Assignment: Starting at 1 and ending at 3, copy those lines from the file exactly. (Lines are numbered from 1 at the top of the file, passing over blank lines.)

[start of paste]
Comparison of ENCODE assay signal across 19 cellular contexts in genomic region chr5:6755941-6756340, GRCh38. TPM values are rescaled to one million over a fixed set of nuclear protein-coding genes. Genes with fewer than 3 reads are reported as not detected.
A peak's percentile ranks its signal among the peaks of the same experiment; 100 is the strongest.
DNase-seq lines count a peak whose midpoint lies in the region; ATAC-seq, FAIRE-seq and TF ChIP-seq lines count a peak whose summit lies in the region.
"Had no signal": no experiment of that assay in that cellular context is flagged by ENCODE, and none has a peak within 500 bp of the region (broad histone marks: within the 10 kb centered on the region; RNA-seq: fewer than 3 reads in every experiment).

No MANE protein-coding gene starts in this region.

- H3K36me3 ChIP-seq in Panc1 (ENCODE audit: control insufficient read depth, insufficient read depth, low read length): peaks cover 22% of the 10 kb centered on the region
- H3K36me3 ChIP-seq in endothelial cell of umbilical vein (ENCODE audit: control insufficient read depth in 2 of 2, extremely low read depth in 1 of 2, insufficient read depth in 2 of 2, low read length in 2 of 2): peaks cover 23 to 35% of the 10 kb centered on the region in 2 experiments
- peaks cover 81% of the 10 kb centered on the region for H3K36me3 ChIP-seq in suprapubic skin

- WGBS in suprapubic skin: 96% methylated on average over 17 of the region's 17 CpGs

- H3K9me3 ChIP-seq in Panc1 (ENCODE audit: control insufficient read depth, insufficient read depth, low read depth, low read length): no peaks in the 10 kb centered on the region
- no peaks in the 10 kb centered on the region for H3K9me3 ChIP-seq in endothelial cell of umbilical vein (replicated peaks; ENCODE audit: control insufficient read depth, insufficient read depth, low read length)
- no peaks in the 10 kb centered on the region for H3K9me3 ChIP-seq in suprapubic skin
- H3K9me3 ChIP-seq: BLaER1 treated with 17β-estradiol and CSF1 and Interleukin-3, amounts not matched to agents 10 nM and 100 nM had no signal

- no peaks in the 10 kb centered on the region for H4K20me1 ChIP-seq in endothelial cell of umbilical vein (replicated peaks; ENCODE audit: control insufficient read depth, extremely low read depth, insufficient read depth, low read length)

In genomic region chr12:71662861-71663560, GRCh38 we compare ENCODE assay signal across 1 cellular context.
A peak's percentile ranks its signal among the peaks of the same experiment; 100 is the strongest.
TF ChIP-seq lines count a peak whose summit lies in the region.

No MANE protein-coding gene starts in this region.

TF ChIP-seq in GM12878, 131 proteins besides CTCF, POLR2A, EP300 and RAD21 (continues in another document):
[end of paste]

Comparison of ENCODE assay signal across 19 cellular contexts in genomic region chr5:6755941-6756340, GRCh38. TPM values are rescaled to one million over a fixed set of nuclear protein-coding genes. Genes with fewer than 3 reads are reported as not detected.
A peak's percentile ranks its signal among the peaks of the same experiment; 100 is the strongest.
DNase-seq lines count a peak whose midpoint lies in the region; ATAC-seq, FAIRE-seq and TF ChIP-seq lines count a peak whose summit lies in the region.